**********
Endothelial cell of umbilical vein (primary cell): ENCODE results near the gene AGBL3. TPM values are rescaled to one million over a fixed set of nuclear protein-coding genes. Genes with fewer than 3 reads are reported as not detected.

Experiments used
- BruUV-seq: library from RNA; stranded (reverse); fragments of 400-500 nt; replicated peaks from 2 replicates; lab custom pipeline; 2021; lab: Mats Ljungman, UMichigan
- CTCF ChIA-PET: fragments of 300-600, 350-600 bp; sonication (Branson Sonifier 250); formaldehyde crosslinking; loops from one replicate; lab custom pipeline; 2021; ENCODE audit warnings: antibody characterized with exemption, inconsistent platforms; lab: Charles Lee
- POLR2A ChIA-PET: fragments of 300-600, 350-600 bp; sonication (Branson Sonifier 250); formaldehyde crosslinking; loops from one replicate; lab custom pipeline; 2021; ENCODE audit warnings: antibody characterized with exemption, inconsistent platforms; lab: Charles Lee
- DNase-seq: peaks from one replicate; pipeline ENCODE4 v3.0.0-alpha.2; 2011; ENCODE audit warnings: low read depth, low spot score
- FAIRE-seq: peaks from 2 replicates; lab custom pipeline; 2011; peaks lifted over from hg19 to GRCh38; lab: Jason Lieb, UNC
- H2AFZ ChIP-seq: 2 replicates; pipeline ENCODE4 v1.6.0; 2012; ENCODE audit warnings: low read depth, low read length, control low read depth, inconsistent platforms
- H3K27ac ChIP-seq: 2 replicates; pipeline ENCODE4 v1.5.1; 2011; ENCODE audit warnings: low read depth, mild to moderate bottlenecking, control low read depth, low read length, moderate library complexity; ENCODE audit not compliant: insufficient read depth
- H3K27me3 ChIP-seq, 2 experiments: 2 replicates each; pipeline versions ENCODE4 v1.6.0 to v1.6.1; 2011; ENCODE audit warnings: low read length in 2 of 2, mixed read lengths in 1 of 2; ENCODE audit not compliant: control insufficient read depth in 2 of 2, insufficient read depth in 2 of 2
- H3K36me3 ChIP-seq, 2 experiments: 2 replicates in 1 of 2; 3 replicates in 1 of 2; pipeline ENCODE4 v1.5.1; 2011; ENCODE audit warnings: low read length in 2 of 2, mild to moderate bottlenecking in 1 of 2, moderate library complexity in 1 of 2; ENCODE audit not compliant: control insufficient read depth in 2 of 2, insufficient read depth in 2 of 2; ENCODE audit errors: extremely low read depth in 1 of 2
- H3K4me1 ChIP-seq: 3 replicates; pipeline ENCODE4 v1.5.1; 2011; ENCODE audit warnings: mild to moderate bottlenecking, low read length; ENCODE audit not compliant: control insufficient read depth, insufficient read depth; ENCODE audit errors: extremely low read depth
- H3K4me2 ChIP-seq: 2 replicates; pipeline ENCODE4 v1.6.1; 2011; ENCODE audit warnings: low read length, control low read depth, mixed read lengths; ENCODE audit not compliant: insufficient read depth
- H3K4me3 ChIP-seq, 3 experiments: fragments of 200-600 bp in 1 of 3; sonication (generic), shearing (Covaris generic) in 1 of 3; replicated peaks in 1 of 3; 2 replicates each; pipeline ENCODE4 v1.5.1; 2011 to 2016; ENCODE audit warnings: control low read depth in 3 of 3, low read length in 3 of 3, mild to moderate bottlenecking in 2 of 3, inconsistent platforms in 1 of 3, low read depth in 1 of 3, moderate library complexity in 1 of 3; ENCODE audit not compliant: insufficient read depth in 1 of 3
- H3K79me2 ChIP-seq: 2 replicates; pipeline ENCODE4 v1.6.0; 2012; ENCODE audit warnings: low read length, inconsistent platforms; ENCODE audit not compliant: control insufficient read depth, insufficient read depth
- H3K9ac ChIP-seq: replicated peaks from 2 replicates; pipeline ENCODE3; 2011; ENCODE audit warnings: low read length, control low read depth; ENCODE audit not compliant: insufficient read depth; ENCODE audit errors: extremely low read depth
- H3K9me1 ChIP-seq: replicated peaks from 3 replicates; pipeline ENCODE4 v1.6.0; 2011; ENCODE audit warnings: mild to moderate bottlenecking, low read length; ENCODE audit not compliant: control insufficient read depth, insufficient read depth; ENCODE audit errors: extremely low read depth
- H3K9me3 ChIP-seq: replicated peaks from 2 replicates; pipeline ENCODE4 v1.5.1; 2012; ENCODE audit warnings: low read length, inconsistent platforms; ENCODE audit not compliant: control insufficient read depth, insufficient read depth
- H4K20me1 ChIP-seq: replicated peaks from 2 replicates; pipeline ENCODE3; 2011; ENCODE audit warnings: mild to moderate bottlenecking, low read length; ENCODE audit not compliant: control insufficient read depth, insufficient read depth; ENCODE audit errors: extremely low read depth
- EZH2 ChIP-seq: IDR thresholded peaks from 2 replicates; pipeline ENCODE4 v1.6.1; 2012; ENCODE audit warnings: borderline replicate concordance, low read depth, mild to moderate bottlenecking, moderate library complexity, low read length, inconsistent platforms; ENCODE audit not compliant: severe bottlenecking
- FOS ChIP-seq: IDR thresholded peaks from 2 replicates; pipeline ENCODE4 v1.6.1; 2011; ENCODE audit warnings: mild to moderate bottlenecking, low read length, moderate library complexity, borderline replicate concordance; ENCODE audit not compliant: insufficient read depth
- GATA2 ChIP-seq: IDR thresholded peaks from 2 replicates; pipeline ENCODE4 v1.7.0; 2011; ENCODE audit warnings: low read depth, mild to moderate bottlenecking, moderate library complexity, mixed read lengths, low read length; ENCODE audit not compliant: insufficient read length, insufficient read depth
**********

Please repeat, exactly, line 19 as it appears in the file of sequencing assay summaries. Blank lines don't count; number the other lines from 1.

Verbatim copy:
- H4K20me1 ChIP-seq: replicated peaks from 2 replicates; pipeline ENCODE3; 2011; ENCODE audit warnings: mild to moderate bottlenecking, low read length; ENCODE audit not compliant: control insufficient read depth, insufficient read depth; ENCODE audit errors: extremely low read depth